Apparently, ‘All Returns‘ – the majestic first single from, and the ideal introduction to, Wolf People‘s second album – was inspired by a dream where frontman and songwriter Jack Sharp had the contents of his soul measured and dissected by an acquaintance.
Judging by Fain, said soul-charting session must have uncovered a pile of well-worn vinyl by the likes of Fairport Convention, Trees and Bert Jansch in the arts appreciation regions of Sharp’s mind. On their second album, Wolf People amplify the healthy appreciation of English and Scottish folk song traditions (as interpreted by the late ’60s British folk-rock movement) that has bubbled under their prog-fuelled fuzz-rock templates on past releases.
Although the album’s influences are easily tracked, it’s far from a case of meritless mimicry. Much as the masters of vintage British folk-rock took musty inspirations and moulded them in the shape of the times they operated in, the London four-piece mix and match ingredients to create sounds that, whilst respectful of what has gone before, are unmistakably rooted in the here and now. The results are frequently mesmerising.
Recorded during ceaseless rains in an isolated house on the Yorkshire Dales, Fain‘s bleak beauty resembles the surroundings it was created in. Remoteness from modern-day concerns infuses most of these eight songs. Much of the album seems to broadcast from some unspecified imaginary past, a location marked with hardship and ceaseless toiling but also unquenchable thirst for rebellion, a place where unknown beings hide in wait for the sun for 10,000 years (‘Empty Vessels’), revenge for the sufferings of those who work all day with blistering hands pours forth like floodwater (‘Athol’), and notorious highwaymen are caught, paraded in front of the blood-baying public and dragged to the gallows (the remarkable ‘Thief’).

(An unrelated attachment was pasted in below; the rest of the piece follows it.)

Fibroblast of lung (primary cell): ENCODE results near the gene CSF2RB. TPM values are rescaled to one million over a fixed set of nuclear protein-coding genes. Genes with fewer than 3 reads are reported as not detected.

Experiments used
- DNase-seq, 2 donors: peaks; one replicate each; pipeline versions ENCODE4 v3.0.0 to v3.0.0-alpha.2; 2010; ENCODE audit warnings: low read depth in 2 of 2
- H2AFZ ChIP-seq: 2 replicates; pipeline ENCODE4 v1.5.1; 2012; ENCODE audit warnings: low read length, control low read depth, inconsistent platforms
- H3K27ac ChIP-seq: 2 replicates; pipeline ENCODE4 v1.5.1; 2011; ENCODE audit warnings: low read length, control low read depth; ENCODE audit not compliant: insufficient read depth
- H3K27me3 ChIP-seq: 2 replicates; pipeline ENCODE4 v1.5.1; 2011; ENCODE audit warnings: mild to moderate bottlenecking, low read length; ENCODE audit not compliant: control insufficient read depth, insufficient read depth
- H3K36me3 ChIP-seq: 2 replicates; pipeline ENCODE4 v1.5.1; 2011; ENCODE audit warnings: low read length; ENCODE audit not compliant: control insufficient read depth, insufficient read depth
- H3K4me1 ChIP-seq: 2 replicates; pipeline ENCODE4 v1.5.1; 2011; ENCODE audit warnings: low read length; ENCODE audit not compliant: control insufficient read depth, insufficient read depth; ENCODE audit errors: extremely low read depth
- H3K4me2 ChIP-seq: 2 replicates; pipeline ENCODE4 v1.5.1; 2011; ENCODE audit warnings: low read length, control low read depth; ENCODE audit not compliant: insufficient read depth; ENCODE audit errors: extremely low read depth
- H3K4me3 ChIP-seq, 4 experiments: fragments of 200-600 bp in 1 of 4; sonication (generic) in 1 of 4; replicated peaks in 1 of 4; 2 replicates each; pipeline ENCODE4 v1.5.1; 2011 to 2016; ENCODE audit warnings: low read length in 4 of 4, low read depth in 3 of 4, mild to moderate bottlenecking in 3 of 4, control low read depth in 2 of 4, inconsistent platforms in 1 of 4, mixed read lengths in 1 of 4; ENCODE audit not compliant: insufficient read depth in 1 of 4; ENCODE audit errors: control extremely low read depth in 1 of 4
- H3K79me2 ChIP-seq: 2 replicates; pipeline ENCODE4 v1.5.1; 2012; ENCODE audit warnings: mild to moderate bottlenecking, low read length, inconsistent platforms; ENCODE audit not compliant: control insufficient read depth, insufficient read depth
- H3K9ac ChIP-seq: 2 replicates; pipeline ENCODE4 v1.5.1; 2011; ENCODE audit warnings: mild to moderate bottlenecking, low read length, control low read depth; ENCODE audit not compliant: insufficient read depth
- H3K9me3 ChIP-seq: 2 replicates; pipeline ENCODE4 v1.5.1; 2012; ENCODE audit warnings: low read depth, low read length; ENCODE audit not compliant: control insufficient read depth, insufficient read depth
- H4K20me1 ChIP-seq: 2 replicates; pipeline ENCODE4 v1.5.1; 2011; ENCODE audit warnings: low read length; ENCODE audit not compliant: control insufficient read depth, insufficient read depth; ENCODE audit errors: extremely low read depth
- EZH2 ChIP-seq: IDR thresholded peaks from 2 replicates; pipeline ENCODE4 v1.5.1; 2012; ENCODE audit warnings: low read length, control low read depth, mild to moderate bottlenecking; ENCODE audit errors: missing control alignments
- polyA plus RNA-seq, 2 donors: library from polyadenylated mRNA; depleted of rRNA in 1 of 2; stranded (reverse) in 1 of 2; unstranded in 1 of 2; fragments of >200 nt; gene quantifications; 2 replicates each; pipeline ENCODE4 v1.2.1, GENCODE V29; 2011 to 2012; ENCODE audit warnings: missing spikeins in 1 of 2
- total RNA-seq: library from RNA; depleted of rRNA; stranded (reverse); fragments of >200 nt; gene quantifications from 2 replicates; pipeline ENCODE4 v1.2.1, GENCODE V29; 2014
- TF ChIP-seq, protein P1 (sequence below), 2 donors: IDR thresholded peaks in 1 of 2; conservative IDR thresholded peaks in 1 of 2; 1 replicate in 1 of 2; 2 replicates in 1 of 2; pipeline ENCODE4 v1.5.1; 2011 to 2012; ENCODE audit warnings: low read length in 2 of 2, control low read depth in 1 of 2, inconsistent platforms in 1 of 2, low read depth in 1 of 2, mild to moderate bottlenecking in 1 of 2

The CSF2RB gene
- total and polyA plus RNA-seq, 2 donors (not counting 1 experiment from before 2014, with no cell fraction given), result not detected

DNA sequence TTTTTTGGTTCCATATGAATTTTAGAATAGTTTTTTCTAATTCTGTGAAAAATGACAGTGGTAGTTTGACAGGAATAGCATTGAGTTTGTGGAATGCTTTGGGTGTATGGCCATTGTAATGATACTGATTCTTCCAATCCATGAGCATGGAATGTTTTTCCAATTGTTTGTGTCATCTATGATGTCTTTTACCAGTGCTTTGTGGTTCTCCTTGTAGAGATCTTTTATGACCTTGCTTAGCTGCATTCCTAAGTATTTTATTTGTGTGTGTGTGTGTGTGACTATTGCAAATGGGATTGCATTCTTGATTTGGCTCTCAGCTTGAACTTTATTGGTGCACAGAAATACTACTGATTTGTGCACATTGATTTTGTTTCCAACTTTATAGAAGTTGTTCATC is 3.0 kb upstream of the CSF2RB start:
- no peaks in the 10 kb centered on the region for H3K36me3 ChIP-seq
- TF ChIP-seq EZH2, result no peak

An ability to create a totally convincing alternative universe via beautifully crafted lyrics; British folk-informed compositions; the freely breathing, tight-but-loose execution that accepts few extra ingredients to the sound of a superbly tuned-in band playing together in a room: in many respects, Fain resembles Midlake’s downbeat masterpiece The Courage of Others. Unlike their flute-wielding kindred spirits, however, Wolf People are plugged in, fully charged and kneeled down at the altar of two guitars-bass-and-drums rock ‘n’ roll orthodoxy. The autumnal tones of the songs are leavened with startling bursts of musical muscle-flexing: the heady guitar interplay frequently brings to mind the likes of Arbouretum and Dead Meadow, whilst the mighty dynamics of ‘Athol’ and ‘NRR’ carry a strong whiff of Black Sabbath’s loose-limbed heaviness.
Elsewhere, the hypnotic instrumental coda that crowns the simultaneously serene and confrontational ‘When the Fire is Dead in the Grate’ bows down to the momentum-building potential of drums and bass, with results that bring to mind Swedish psych-folk rock cult heroes Dungen. The complicated song structures (‘All Returns’ goes through four parts during the 80 seconds before the vocals start, and that’s the single) are informed by vintage prog rock. However, what might initially sound like an overwhelming array of ideas eventually becomes Fain‘s greatest strength, as all those rapidly shifting motifs and riffs unveil their razor-sharp fangs.